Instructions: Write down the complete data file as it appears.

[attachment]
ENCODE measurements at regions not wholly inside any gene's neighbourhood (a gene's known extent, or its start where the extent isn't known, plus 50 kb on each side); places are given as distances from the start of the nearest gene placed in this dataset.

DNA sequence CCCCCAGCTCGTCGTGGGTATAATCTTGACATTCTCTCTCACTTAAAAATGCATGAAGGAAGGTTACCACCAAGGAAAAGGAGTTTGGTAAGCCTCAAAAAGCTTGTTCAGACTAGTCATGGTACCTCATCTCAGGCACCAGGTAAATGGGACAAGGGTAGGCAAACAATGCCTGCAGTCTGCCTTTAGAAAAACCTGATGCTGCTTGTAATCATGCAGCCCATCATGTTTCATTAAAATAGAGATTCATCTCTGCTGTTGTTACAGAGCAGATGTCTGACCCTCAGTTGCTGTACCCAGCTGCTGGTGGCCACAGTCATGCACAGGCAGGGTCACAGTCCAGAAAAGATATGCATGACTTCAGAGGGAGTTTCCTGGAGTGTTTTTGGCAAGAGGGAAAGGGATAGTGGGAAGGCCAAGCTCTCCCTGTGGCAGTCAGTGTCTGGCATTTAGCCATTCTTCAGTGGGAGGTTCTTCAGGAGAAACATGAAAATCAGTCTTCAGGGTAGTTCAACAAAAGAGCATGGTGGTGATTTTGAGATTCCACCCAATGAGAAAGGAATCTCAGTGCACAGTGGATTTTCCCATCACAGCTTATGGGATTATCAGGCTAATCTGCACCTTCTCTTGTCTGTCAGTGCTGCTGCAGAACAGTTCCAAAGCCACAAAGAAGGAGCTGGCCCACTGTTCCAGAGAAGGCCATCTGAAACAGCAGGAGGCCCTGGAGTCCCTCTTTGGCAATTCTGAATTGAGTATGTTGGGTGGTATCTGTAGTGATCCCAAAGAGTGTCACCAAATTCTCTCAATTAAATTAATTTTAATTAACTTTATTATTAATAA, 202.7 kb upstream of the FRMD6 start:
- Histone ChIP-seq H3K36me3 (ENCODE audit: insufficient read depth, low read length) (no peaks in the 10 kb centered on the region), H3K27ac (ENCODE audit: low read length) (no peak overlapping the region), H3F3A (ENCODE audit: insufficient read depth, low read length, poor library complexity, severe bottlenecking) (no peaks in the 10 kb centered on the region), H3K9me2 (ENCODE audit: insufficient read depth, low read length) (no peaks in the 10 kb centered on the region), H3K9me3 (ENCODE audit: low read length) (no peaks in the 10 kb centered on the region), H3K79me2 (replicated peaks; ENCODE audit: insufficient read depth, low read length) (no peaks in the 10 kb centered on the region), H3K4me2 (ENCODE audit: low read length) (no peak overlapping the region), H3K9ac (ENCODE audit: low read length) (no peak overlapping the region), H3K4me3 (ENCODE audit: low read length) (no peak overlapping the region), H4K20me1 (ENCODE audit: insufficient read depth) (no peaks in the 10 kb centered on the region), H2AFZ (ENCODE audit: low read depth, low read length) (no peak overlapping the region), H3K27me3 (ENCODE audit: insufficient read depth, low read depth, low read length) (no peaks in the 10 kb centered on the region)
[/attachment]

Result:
ENCODE measurements at regions not wholly inside any gene's neighbourhood (a gene's known extent, or its start where the extent isn't known, plus 50 kb on each side); places are given as distances from the start of the nearest gene placed in this dataset.

DNA sequence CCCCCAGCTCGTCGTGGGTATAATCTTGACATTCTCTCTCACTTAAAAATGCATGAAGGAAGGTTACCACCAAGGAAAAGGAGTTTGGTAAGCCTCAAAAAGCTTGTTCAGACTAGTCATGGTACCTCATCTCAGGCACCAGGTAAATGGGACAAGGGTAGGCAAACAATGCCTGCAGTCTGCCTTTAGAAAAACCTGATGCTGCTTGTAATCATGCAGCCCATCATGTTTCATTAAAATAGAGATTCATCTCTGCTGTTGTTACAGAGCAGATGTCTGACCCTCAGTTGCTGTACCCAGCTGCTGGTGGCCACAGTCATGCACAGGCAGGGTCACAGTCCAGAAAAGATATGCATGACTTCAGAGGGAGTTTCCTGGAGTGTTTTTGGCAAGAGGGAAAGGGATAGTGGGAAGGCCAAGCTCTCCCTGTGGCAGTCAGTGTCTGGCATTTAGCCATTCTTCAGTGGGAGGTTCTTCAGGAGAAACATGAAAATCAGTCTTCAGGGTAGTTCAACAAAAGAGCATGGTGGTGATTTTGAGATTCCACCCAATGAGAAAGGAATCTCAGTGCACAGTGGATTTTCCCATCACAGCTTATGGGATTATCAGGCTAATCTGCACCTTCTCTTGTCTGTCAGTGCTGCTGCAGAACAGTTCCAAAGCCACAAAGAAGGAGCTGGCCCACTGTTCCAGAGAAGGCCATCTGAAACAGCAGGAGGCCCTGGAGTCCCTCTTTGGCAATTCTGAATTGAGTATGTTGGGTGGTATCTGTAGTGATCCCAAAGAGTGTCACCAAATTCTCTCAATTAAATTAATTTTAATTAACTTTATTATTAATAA, 202.7 kb upstream of the FRMD6 start:
- Histone ChIP-seq H3K36me3 (ENCODE audit: insufficient read depth, low read length) (no peaks in the 10 kb centered on the region), H3K27ac (ENCODE audit: low read length) (no peak overlapping the region), H3F3A (ENCODE audit: insufficient read depth, low read length, poor library complexity, severe bottlenecking) (no peaks in the 10 kb centered on the region), H3K9me2 (ENCODE audit: insufficient read depth, low read length) (no peaks in the 10 kb centered on the region), H3K9me3 (ENCODE audit: low read length) (no peaks in the 10 kb centered on the region), H3K79me2 (replicated peaks; ENCODE audit: insufficient read depth, low read length) (no peaks in the 10 kb centered on the region), H3K4me2 (ENCODE audit: low read length) (no peak overlapping the region), H3K9ac (ENCODE audit: low read length) (no peak overlapping the region), H3K4me3 (ENCODE audit: low read length) (no peak overlapping the region), H4K20me1 (ENCODE audit: insufficient read depth) (no peaks in the 10 kb centered on the region), H2AFZ (ENCODE audit: low read depth, low read length) (no peak overlapping the region), H3K27me3 (ENCODE audit: insufficient read depth, low read depth, low read length) (no peaks in the 10 kb centered on the region)